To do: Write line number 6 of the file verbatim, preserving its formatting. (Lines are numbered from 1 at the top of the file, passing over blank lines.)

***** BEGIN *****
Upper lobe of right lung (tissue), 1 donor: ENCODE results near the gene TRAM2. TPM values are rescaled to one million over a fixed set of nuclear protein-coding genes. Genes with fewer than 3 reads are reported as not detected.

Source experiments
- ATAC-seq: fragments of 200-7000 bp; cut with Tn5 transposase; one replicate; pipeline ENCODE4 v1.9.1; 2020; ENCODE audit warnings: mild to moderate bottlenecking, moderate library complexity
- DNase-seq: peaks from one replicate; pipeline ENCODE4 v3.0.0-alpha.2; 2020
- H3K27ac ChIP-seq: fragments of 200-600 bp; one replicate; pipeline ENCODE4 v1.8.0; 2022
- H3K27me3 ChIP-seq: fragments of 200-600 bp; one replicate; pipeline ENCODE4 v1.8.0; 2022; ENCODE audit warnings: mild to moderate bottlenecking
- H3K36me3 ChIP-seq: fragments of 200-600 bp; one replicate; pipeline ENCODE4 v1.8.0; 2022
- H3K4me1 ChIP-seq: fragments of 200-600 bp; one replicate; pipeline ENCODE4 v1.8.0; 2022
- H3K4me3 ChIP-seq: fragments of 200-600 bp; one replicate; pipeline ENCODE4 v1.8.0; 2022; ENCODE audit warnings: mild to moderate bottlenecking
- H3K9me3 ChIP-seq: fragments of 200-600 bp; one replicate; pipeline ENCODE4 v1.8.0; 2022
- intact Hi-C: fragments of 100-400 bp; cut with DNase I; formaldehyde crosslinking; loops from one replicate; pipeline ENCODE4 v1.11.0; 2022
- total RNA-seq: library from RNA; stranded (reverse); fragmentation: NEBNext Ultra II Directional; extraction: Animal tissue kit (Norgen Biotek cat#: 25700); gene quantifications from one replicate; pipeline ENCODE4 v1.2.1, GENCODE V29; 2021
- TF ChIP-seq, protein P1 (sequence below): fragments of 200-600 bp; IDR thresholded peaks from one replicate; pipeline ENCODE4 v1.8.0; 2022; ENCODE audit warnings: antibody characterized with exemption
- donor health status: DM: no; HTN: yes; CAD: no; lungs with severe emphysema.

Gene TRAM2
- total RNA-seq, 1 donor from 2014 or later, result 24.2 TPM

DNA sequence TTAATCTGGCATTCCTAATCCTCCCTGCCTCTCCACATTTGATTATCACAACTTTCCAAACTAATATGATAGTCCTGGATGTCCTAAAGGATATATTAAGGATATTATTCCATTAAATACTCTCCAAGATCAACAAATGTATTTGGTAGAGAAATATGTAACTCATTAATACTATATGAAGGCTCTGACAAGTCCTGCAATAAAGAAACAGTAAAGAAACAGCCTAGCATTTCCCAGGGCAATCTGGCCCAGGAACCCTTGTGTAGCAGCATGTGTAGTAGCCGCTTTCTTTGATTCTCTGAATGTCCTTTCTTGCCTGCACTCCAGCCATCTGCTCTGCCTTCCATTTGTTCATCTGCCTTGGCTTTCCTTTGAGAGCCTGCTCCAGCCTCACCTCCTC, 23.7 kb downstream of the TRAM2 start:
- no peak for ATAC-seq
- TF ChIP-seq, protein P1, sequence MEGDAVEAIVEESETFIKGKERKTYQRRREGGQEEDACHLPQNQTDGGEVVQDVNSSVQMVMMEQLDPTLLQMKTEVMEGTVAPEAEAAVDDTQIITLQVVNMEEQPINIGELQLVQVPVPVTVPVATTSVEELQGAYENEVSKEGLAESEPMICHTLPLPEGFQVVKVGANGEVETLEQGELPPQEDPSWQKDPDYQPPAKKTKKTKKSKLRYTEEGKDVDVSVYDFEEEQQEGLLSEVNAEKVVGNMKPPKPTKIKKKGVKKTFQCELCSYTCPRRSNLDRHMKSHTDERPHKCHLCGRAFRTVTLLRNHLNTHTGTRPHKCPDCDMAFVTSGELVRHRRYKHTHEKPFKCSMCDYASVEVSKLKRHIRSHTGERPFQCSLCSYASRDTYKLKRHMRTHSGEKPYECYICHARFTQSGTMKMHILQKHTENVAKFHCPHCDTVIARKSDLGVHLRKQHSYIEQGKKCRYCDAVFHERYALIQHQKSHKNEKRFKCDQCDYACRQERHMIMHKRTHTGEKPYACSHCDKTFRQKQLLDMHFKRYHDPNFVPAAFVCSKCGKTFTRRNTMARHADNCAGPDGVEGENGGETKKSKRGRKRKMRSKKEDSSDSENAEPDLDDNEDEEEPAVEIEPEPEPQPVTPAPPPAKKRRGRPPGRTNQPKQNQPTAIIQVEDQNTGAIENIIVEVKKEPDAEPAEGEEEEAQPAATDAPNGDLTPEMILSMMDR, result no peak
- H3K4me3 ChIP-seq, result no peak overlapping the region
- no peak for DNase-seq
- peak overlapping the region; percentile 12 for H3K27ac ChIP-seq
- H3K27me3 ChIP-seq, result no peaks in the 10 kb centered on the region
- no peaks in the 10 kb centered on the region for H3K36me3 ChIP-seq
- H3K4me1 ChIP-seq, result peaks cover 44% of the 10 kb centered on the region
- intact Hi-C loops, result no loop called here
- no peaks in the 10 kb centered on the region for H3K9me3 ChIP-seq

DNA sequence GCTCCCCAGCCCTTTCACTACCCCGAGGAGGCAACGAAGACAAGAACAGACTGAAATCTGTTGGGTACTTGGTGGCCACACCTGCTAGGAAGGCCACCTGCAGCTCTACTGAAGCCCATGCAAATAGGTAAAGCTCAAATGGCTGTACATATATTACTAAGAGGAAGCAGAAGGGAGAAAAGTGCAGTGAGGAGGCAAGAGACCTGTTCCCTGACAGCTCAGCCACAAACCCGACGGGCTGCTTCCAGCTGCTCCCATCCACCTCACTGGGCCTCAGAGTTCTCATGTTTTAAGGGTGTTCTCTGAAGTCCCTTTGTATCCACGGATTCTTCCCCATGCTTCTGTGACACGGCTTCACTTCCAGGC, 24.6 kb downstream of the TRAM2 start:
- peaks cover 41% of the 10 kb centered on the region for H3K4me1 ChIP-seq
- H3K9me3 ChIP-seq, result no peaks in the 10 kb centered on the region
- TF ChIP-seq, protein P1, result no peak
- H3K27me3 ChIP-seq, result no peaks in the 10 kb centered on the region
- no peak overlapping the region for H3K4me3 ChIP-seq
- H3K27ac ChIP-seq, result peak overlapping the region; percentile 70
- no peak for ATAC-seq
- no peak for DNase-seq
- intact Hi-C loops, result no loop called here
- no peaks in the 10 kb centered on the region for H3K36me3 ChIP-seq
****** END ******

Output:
- H3K27me3 ChIP-seq: fragments of 200-600 bp; one replicate; pipeline ENCODE4 v1.8.0; 2022; ENCODE audit warnings: mild to moderate bottlenecking